‘There still is a lot stacked against us’: Ferguson inspires year of art
In the year since 28-year-old white police officer Darren Wilson fatally shot black 18-year-old Michael Brown in Ferguson, Missouri, the details of the confrontation, including whether Brown had his hands up when he was shot, continue to be debated.
Brown’s death on Aug. 9 and a grand jury’s subsequent decision not to indict Wilson spurred nationwide protests. But it also inspired creative responses from artistic communities both within St. Louis County and across the country.
On the night of Brown’s death, 26-year-old Danez Smith, a poet from Minnesota, said he wrote “Not an Elegy for Mike Brown” in about 20 minutes.
Smith said he wrote the poem “out of fury” because he was “tired and emotionally drained from all that black people were already going through nationally.”
“It just felt like another one, another one, another one,” he told PBS NewsHour.
was kidnapped & that’s the Trojan war.
later, up the block, Troy got shot
& that was Tuesday. are we not worthy- excerpt from “Not an Elegy for Mike Brown” by Danez Smith
Smith, who won a Lambda Literary Award for Gay Poetry, said when we look back on history, we can look to art to find out more about the emotions surrounding a particular event or tragedy.
“We can think about how something like slavery might have felt, but until we read slave narrative, we don’t actually know what it felt like to be in that situation,” he said.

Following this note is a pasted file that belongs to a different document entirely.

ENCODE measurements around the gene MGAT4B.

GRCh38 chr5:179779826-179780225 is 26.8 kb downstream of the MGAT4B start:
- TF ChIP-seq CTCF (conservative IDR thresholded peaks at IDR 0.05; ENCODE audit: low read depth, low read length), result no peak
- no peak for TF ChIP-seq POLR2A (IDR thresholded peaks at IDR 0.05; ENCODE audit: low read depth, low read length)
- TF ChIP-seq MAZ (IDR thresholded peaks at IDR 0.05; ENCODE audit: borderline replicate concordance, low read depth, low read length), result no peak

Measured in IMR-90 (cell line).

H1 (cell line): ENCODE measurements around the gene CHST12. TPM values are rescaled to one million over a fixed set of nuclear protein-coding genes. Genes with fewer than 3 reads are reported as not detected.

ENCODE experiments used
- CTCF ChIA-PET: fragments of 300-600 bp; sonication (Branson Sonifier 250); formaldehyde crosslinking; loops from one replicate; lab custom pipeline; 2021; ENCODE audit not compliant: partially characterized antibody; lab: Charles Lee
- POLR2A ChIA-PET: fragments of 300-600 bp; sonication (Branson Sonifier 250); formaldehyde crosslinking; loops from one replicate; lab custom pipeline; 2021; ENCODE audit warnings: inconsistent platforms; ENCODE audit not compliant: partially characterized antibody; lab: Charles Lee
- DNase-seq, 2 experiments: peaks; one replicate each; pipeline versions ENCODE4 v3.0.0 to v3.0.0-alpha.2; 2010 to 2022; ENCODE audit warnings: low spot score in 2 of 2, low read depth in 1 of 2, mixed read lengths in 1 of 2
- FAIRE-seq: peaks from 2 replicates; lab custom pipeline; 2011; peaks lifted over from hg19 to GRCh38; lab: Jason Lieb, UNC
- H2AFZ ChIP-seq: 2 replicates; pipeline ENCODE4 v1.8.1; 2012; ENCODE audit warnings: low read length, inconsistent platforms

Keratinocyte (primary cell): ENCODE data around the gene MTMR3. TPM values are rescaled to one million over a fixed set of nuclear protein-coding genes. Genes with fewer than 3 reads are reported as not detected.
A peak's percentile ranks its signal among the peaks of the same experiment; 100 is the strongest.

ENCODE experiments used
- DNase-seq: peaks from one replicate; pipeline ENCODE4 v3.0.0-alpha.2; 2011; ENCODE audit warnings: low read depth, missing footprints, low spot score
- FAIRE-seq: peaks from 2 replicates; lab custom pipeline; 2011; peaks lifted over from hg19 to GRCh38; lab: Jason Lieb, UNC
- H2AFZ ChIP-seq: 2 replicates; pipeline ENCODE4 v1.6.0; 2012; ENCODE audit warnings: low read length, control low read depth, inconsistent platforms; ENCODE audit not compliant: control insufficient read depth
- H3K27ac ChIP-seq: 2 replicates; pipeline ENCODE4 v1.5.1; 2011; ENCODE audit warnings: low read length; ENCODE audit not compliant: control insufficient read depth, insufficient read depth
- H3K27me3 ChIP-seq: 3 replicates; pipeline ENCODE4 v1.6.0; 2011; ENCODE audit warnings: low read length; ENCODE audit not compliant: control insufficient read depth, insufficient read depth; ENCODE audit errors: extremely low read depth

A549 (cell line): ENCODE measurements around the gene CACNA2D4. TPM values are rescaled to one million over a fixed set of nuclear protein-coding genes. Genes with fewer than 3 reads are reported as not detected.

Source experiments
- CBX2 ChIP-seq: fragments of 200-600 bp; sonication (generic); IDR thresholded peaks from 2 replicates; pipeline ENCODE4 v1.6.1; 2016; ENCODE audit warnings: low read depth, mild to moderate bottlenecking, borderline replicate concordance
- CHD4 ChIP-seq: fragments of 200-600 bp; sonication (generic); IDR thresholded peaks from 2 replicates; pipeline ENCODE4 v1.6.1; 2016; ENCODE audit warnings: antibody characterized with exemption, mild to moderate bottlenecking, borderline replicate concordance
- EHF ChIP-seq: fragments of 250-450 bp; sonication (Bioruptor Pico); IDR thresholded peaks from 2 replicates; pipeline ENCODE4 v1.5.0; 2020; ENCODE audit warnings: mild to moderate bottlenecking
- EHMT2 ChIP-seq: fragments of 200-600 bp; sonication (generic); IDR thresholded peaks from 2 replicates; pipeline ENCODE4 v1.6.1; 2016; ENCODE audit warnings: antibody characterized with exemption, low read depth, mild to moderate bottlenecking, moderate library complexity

After Smith posted the poem to Facebook, it has since been used in school curricula to teach young people about the events in Ferguson.
Video from the Button Poetry YouTube channel, used with permission.
In St. Louis, visual artist Dail Chambers sought to document what happened in Ferguson through quilting. Chambers, who founded the Yeyo Arts Collective, solicited fabric pieces from around the country.
About a hundred hands made out of fabric came in — too many to fit on one quilt — so she worked on several.
She also traveled to Ferguson, where her grandmother lives, to work on a quilt with young people at Greater St. Mark’s Family Church through the organization Bread & Roses.
“Even though Mike Brown is the reason why we’ve been working out there,” she said, “their [young people’s] eyes are on the bigger issues, like ours, like why are these disconnections happening in the schools, with food, with housing?”
A member of the Alliance of Black Art Galleries in St. Louis, Chambers participated in a 14-gallery visual art exhibition titled “Hands Up, Don’t Shoot: Artists Respond,” curated by the alliance’s founder, Freida L Wheaton.
Wheaton learned of the shooting on Aug. 10, while returning home from a road trip. The artist, gallerist and retired attorney contributed a mixed media assemblage to the show titled “Mourning in America” to “acknowledge the loss of mothers in these situations, Michael Brown’s mother in particular,” she said.
10th Street Gallery owner and artist Solomon Thurman, Jr. created a 16 x 20 acrylic painting for the exhibition that featured Atlanta-based artist Kevin Cole and Thurman Jr.’s son, Solomon III.
“The unrest in Ferguson happen during this period and Kevin decided to wear the HANDS UP shirt during his artist reception [at 10th Street Gallery],” Thurman, Jr. told PBS NewsHour in an email.
“My son, Officer Solomon Thurman III, and Kevin developed a close friendship as a result of much Q & A from Kevin. I wanted a picture of them in front of the gallery and they spontaneously embraced, which I thought was very profound,” he said.